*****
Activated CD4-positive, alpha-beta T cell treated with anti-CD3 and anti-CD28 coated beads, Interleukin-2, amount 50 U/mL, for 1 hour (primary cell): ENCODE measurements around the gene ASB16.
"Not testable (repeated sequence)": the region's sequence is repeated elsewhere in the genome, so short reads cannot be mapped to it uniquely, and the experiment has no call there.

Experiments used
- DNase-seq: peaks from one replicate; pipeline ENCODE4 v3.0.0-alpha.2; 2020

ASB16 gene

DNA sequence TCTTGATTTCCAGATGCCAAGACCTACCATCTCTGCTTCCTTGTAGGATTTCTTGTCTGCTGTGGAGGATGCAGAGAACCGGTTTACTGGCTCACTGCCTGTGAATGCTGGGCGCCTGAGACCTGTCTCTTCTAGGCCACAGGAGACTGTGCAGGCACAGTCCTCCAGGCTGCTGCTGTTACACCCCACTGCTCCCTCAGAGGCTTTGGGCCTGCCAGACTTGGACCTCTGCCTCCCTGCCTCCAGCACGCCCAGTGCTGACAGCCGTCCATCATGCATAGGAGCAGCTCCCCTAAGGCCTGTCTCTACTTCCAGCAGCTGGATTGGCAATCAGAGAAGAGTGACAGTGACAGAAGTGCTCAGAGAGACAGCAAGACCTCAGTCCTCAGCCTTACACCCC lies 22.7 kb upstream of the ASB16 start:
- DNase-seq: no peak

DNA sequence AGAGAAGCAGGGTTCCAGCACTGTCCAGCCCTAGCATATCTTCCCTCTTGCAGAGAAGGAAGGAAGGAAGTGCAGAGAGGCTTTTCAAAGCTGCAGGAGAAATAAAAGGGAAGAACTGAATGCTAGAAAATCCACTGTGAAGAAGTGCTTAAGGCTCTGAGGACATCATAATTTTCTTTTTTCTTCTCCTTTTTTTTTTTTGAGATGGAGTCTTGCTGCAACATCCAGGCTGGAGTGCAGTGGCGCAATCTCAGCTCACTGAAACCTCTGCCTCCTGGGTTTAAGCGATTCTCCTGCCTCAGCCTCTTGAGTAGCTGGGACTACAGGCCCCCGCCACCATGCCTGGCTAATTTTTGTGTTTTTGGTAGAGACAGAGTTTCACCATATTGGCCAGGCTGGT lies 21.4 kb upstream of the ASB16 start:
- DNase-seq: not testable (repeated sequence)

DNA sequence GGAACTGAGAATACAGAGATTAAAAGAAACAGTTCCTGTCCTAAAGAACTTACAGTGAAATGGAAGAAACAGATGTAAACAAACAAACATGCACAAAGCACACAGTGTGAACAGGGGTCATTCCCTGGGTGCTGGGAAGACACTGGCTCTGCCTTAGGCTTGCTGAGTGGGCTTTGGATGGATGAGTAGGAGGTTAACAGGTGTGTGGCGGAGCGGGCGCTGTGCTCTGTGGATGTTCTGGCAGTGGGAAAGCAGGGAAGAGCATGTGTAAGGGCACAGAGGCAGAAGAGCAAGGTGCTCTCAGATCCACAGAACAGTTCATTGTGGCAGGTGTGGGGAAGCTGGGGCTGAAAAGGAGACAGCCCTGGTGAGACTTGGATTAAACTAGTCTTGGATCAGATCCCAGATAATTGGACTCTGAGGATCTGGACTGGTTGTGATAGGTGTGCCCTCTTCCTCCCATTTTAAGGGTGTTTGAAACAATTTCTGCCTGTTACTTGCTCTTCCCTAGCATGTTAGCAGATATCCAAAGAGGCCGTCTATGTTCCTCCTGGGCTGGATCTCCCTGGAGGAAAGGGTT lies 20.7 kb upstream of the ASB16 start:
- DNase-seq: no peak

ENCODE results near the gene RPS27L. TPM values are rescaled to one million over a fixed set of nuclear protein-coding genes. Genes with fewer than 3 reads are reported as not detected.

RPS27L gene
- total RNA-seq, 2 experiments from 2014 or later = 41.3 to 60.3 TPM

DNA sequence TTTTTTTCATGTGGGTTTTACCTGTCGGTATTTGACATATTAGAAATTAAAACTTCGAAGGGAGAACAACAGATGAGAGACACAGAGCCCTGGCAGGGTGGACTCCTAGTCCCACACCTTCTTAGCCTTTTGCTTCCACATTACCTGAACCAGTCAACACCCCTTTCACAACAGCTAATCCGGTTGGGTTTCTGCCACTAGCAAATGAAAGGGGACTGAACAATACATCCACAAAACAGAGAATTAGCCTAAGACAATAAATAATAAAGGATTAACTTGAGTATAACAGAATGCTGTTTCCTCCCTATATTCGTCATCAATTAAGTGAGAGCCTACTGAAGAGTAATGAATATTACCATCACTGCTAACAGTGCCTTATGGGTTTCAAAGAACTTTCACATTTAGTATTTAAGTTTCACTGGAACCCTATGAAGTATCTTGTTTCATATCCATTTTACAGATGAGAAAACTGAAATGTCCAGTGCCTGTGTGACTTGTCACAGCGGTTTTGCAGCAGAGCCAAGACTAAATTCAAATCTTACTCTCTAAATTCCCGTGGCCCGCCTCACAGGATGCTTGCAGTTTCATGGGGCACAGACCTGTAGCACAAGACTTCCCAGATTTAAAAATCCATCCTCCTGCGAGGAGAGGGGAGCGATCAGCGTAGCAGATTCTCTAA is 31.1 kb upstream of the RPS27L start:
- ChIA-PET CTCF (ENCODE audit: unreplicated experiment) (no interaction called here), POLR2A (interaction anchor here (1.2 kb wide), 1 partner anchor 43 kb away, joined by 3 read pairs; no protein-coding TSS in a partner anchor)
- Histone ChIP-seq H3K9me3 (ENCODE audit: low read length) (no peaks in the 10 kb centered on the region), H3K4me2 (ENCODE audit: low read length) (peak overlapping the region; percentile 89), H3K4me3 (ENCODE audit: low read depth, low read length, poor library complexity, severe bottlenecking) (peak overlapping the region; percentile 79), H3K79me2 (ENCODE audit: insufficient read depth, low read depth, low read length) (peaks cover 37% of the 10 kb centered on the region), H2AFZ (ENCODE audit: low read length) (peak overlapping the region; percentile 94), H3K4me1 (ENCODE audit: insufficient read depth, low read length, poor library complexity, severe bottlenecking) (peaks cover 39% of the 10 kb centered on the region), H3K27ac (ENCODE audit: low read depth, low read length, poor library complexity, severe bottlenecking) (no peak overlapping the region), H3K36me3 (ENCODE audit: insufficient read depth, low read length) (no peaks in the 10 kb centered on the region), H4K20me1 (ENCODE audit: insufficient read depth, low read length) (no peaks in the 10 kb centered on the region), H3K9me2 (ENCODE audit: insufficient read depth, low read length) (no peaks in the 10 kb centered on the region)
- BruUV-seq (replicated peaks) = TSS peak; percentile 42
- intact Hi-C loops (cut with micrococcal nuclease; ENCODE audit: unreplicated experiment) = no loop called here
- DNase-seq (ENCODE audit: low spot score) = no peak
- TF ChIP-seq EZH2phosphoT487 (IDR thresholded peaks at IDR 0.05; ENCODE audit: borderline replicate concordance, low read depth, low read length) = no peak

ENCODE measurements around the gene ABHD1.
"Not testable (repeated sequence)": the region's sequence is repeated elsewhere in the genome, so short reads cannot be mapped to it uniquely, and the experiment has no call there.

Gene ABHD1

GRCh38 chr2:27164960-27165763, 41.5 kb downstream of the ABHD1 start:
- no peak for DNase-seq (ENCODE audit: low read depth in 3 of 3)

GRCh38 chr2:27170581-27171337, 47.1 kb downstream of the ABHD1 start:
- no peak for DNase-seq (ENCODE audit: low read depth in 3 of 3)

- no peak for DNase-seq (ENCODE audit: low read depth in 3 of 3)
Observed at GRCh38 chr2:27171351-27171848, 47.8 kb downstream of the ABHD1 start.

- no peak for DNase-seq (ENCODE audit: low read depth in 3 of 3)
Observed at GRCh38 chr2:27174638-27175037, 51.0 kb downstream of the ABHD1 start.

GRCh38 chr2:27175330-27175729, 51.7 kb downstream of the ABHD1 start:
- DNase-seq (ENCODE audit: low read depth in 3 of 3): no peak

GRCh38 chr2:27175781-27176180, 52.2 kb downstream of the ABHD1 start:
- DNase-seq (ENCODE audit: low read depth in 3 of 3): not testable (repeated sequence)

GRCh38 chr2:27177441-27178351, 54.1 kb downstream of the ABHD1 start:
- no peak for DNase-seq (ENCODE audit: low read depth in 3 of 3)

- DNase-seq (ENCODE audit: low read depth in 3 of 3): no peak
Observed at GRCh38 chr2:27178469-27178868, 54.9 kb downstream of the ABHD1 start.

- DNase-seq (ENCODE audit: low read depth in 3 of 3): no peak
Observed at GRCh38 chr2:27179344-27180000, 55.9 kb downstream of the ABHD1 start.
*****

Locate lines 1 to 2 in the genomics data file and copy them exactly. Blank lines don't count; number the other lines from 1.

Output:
Activated CD4-positive, alpha-beta T cell treated with anti-CD3 and anti-CD28 coated beads, Interleukin-2, amount 50 U/mL, for 1 hour (primary cell): ENCODE measurements around the gene ASB16.
"Not testable (repeated sequence)": the region's sequence is repeated elsewhere in the genome, so short reads cannot be mapped to it uniquely, and the experiment has no call there.